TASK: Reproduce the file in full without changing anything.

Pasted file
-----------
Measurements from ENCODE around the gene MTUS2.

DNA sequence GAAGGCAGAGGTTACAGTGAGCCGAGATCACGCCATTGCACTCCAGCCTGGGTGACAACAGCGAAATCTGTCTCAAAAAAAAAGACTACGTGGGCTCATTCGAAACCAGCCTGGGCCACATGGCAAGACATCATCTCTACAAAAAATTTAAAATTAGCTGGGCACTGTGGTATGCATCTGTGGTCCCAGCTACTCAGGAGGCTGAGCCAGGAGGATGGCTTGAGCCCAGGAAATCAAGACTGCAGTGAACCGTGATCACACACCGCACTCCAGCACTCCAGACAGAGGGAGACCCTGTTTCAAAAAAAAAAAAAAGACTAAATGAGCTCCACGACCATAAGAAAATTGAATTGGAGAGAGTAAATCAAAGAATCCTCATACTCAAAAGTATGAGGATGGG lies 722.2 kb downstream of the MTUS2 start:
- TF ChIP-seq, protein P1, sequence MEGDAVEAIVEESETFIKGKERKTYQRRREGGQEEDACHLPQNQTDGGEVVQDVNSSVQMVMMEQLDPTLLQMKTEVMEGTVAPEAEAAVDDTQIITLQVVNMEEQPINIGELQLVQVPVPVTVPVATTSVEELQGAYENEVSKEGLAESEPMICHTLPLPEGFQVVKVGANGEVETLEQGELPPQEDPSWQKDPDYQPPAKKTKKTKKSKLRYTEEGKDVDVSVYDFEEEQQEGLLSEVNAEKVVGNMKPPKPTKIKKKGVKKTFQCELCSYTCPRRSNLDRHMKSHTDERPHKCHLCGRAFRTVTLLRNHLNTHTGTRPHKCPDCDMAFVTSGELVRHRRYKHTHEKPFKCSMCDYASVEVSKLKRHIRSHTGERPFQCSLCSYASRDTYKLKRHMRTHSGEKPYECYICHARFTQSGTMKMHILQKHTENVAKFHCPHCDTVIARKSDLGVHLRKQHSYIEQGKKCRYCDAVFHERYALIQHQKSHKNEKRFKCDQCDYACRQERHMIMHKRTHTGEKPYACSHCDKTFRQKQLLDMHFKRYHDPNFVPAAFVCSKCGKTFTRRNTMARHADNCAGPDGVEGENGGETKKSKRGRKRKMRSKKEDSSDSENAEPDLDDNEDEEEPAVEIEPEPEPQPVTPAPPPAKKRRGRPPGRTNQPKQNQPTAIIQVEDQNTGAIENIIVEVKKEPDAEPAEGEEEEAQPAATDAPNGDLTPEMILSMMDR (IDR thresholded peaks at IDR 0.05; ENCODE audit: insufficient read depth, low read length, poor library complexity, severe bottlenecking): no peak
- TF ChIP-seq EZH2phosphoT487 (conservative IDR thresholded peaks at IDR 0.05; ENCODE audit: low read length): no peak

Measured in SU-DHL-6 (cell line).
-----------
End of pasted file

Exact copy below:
Measurements from ENCODE around the gene MTUS2.

DNA sequence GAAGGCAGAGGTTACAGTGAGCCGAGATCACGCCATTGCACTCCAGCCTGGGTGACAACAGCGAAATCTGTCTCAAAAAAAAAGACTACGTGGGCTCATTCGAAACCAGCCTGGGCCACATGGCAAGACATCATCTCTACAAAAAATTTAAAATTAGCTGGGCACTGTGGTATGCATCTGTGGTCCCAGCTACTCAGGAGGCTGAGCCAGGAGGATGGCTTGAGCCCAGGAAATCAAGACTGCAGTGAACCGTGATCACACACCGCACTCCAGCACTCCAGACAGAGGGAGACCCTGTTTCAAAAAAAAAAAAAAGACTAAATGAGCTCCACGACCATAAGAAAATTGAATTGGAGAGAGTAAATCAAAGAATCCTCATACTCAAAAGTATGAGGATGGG lies 722.2 kb downstream of the MTUS2 start:
- TF ChIP-seq, protein P1, sequence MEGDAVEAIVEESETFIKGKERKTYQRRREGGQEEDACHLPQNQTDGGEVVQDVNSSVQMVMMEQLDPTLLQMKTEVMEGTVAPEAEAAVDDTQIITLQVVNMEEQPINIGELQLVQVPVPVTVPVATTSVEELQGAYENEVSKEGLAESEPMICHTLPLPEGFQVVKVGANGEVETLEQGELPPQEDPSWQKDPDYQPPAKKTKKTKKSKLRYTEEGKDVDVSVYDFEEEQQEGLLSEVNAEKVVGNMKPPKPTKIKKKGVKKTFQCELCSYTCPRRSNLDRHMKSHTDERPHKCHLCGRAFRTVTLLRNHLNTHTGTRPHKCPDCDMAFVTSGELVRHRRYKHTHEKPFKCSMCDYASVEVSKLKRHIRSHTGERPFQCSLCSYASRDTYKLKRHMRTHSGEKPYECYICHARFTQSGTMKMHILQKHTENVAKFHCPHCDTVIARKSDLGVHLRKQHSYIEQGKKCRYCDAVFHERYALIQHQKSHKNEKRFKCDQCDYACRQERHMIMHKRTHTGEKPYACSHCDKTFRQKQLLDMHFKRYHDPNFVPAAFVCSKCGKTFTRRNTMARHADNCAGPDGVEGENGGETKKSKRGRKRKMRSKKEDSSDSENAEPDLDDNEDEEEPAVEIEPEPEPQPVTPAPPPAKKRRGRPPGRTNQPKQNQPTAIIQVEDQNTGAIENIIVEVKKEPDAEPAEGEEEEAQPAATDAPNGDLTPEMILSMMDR (IDR thresholded peaks at IDR 0.05; ENCODE audit: insufficient read depth, low read length, poor library complexity, severe bottlenecking): no peak
- TF ChIP-seq EZH2phosphoT487 (conservative IDR thresholded peaks at IDR 0.05; ENCODE audit: low read length): no peak

Measured in SU-DHL-6 (cell line).